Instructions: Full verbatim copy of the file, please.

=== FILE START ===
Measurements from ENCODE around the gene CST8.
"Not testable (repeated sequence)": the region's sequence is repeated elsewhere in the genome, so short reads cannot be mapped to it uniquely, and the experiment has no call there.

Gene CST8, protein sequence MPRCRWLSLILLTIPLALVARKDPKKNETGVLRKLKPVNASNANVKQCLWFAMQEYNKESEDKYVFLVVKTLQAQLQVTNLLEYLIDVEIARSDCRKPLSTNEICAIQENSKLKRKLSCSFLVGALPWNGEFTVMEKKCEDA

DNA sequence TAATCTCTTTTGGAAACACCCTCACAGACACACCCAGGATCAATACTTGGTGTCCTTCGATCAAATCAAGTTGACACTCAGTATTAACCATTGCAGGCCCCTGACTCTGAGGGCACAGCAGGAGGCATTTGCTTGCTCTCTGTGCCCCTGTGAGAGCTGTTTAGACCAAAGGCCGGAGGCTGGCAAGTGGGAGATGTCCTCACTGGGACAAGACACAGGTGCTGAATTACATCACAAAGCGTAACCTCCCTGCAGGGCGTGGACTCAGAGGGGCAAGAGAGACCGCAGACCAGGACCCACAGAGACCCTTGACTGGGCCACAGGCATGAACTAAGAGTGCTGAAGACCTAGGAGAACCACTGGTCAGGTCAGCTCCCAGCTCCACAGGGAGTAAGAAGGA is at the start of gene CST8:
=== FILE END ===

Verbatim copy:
Measurements from ENCODE around the gene CST8.
"Not testable (repeated sequence)": the region's sequence is repeated elsewhere in the genome, so short reads cannot be mapped to it uniquely, and the experiment has no call there.

Gene CST8, protein sequence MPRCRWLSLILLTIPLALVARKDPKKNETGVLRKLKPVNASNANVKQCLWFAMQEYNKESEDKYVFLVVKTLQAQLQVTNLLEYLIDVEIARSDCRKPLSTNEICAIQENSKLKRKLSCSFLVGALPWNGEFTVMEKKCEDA

DNA sequence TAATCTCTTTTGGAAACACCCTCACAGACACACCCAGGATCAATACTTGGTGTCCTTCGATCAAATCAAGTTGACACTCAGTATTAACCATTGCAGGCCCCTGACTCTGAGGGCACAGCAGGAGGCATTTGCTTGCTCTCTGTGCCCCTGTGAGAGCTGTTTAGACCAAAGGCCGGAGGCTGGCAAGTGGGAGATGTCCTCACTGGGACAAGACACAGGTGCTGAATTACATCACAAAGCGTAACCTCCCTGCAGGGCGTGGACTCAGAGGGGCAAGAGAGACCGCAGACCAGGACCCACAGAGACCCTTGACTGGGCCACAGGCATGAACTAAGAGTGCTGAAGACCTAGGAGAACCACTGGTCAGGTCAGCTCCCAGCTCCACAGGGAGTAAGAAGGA is at the start of gene CST8: